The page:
The server computer may be on site at the store or may be located separately in a centralized location to multiple stores. The server computer may execute computer codes to generate a correlational data structure based on the locational information and merchandise information 214. The correlational data may associate promotional merchandise displays with hot spots. An example of the correlational data structure is provided for in the following tables. For example, Table 1 shows that RSSI of locational RFID tags may be measured and recorded during the installation of locational RFID tags. The measured RSSI of locational RFID tags may be a reference to determine how close the RFID scanner is from the locational RFID tag for a determination of which tag may be the closest to the RFID scanner if multiple locational RFID tags are detected.
An example of locational RFID tags.
Recorded Return signal strength
Locational Tag Id
Table 2 shows locational RFID tags are associated with hot spot locations.
An example of locational tags associated with hot spots
Location Tag Id
Hot Spot Location
Hot Spot 4
Hot Spot 1
Hot Spot 2
Hot Spot 3
Further, products represented by stock keeping unit (SKU) numbers may be associated with different level of RFID tags. For example, Table 3 shows that product x of SKU 1 may be associated with group 123, pallet 345, and selling unit 567, and product y of SKU 3 may be associated group 112, pallet 223, and selling unit 242.
An example of products associated
with RFID tags of different levels
Still further, a promotional merchandise display may be planned in a schedule table. Table 4 shows an example schedule table in which the Hot Spot 1 is scheduled to display promotional product SKU 1 from April 4 to April 18, and the Hot Spot 3 is scheduled to display promotional product SKU 3 from April 4 to April 18.
An example of promotional display schedule
Hot Spot 1
Hot Spot 3
Based on Tables 1 to 4, an RFID scan of product tags at a hot spot may indicate the execution of a promotional merchandise display. For example, Table 5 shows an example RFID tag scan at Hot Spots 1 and 3 on April 5. The first row of Table 5 may indicate that at Hot Spot 4 (identified by locational RFID tag T1) is associated with product SKU 1 on a pallet 456. This information may indicate that the planned hot spot for product x has not been executed according the promotional display schedule based on Table 4. The second row of Table 5 may indicate that at Hot Spot 2 (identified by locational RFID tag T4) is associated with product SKU 3 on a pallet 223. This information may indicate that the planned hot spot for product y has been executed according the promotional display schedule based on Table 4.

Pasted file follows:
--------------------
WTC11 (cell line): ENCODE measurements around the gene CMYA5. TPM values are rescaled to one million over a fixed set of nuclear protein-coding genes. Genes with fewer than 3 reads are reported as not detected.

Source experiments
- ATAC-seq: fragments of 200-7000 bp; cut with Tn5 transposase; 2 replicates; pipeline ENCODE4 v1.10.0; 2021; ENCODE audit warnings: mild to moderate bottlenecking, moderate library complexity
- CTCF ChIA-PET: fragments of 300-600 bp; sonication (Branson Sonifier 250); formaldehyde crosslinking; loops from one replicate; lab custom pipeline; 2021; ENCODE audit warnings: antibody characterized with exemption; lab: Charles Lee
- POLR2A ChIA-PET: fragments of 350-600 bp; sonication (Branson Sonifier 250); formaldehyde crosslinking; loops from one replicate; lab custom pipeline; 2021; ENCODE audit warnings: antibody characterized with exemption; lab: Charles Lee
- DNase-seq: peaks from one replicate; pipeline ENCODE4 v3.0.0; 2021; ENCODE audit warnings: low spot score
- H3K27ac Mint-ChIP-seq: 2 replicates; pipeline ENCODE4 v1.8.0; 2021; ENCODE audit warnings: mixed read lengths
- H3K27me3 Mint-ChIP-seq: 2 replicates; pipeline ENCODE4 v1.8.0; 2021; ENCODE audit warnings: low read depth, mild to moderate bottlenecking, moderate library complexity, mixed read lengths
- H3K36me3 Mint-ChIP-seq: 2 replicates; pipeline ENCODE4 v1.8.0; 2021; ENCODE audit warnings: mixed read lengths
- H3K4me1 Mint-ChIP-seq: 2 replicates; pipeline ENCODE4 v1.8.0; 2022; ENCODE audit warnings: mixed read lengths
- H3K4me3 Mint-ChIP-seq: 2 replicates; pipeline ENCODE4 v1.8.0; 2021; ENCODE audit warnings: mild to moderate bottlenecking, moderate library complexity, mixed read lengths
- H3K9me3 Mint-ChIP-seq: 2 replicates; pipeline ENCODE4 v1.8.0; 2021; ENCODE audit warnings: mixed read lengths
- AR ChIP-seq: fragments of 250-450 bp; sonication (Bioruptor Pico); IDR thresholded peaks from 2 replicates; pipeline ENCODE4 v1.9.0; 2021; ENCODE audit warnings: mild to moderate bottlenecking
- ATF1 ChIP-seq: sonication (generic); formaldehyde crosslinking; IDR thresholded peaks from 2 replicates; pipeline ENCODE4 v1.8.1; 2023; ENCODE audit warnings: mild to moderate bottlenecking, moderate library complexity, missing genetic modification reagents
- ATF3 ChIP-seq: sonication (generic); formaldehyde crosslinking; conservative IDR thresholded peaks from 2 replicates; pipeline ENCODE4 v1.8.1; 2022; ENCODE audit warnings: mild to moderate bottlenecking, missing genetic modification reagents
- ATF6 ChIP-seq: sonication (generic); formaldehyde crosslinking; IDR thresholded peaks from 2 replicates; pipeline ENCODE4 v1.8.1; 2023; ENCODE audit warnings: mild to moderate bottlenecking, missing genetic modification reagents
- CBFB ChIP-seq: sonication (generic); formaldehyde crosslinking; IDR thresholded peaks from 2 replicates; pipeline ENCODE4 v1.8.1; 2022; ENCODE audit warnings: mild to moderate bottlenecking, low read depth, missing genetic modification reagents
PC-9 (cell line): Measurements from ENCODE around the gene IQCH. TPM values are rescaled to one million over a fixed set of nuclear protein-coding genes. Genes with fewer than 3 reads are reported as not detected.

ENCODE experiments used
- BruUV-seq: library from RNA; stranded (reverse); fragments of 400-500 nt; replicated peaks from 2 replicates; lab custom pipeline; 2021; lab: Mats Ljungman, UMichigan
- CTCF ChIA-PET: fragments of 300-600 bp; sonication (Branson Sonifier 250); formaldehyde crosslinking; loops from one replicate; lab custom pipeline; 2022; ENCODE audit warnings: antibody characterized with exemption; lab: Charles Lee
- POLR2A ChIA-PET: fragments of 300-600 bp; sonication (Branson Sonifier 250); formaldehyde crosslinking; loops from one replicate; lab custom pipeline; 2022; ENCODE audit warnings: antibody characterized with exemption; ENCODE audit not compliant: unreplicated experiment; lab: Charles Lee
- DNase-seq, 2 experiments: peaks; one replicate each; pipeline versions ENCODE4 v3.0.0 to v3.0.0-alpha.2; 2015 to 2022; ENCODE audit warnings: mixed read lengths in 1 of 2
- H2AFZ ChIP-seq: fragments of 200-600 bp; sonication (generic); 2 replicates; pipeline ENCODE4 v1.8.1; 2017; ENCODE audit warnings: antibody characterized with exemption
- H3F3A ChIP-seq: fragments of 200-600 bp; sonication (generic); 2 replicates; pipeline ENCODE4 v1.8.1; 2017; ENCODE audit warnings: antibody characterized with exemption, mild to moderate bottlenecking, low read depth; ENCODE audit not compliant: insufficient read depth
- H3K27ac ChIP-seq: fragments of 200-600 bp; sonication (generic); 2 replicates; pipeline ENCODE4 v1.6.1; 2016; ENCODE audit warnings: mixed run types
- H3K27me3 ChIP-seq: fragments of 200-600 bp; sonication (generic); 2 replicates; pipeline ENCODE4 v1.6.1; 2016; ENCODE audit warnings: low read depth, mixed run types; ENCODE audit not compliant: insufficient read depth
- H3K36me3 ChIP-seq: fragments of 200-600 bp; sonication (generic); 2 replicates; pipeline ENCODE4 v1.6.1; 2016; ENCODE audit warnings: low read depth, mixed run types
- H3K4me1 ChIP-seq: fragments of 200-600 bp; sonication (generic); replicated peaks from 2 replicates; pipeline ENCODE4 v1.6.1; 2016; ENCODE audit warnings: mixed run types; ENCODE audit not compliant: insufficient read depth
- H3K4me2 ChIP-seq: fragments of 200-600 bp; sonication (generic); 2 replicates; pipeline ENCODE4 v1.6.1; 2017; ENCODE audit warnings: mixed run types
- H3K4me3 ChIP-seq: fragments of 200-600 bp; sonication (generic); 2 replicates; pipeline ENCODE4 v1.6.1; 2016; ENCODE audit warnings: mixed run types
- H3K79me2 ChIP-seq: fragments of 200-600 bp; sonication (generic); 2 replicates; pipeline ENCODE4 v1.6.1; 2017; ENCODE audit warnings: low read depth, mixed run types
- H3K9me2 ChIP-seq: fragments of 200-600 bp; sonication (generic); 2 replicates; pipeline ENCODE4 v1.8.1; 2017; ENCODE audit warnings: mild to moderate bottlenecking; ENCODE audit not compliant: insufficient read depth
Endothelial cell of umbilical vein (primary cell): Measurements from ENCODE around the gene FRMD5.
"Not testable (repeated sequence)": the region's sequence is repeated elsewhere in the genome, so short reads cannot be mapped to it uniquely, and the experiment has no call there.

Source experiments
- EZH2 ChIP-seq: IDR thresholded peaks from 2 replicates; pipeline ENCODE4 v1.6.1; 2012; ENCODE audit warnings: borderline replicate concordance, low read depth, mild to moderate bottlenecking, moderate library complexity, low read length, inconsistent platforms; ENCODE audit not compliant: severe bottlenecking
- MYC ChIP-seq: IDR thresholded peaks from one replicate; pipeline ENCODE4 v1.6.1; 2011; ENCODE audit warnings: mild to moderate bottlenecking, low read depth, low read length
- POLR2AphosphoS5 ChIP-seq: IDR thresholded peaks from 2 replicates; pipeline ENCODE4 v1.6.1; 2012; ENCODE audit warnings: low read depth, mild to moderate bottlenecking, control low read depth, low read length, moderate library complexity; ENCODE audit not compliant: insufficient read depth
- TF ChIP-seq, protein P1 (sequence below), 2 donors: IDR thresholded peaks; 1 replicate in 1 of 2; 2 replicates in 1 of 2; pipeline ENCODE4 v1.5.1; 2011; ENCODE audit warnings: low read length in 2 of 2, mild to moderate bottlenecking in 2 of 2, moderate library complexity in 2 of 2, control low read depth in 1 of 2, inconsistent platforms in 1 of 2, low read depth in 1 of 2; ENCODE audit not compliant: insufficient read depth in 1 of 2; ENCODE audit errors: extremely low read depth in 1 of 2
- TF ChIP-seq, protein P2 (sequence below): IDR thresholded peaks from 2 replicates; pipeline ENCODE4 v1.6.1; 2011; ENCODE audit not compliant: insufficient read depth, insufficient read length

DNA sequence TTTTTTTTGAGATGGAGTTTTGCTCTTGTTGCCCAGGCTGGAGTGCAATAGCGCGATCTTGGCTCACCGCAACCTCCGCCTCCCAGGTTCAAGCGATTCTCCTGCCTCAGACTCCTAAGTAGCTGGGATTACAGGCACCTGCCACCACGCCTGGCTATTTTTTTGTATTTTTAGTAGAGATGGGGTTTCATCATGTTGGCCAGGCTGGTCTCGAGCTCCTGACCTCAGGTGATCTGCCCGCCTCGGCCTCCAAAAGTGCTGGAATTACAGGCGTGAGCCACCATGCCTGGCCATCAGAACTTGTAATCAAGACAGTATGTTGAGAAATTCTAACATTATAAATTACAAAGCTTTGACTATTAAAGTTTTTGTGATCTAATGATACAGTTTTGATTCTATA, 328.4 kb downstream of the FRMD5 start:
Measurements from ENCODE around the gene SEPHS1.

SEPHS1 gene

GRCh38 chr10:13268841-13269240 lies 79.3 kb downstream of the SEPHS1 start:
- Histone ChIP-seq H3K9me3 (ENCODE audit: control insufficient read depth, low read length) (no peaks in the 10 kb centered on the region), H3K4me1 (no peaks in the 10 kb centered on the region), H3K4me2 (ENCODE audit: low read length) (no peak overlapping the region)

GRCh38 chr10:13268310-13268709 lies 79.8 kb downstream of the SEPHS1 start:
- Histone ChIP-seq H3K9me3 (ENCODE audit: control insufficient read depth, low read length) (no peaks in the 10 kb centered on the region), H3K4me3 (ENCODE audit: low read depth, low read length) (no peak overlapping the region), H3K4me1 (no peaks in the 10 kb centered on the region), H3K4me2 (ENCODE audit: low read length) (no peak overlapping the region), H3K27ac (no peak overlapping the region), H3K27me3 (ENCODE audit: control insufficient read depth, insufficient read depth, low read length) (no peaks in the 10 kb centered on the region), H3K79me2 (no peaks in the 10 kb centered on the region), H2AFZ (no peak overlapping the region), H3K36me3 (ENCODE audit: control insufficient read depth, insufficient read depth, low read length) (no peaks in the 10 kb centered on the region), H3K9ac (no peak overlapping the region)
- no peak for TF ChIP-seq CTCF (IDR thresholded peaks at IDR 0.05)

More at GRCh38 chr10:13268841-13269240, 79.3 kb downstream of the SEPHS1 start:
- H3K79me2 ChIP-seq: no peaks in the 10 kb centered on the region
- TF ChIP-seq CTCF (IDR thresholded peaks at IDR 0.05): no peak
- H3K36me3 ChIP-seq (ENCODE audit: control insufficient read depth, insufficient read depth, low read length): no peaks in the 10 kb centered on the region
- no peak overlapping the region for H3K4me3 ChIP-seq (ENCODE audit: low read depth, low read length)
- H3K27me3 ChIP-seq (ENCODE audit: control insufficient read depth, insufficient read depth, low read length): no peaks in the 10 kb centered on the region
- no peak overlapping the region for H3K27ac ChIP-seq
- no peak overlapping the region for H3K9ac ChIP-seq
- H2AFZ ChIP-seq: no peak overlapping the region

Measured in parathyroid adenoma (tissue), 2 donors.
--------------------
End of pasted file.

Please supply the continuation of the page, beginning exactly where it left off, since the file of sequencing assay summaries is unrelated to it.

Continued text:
An example of RFID tag scans at hot spots.
Product Tag ID
SKU.456.1 (the pallet id of 456 with
a serial number of 1)
SKU.223.3 (the pallet id of 223 with
a serial number of 3)
The promotional display data collected with the above discussed method may further be recorded and analyzed 220. For example, The time from promotional display to sale may be calculated by comparing the information captured at sales with recorded timestamps for the RFID tag. For example, the present invention may record information captured during the sale of a promotional merchandise to determine how long the merchandise was on display before being sold. Specific tracking and transactional data may be maintained for each individual merchandise so that they may be used to determine when and where a product was sold or left the store. Information collected on merchandise displayed at all hot spots may also be compared to determine, e.g., the effectiveness in terms of selling products for each hot spot. The effectiveness may be measured in terms of selling volume and speed. The results of the analysis may be compiled as reports to show which hot spot is more desirable for a certain product. In one embodiment of the present invention, the report of promotional displays may include when a promotional display was rolled out to a particular location, how long the promotional display remained at the location, and when the promotional merchandise was sold, left the store, or returned to the storage. The report may also include information on sales of the same or similar products, e.g., manufactured by the same company or a competitor company, at different hot spot locations over the same time or at different times, e.g., different promotional seasons.
Those skilled in the art may appreciate from the foregoing description that the present invention may be implemented in a variety of forms, and that the various embodiments may be implemented alone or in combination. Therefore, while the embodiments of the present invention have been described in connection with particular examples thereof, the true scope of the embodiments and/or methods of the present invention should not be so limited since other modifications will become apparent to the skilled practitioner upon a study of the drawings, specification, and following claims.
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|US9147093 *||Aug 24, 2012||Sep 29, 2015||Siemens Aktiengesellschaft||Method for implementing and operating, and a read/write unit, for a system including multiple wirelessly readable transponders|
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|US20140266616 *||Mar 14, 2013||Sep 18, 2014||Wal-Mart Stores, Inc.||Method and Apparatus Pertaining to Monitoring Item Source Locations|
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|Cooperative Classification||H01Q1/2208, G06Q10/087, H01Q1/12|
|European Classification||G06Q10/087, H01Q1/22C, H01Q1/12|
|Jan 6, 2009||AS||Assignment|
Owner name: WAL-MART STORES, INC., ARKANSAS
Free format text: ASSIGNMENT OF ASSIGNORS INTEREST;ASSIGNORS:ULRICH, RICHARD BENNETT;LANGFORD, SIMON DAVID;REEL/FRAME:022061/0520
Effective date: 20080909
|Feb 23, 2015||FPAY||Fee payment|
Year of fee payment: 4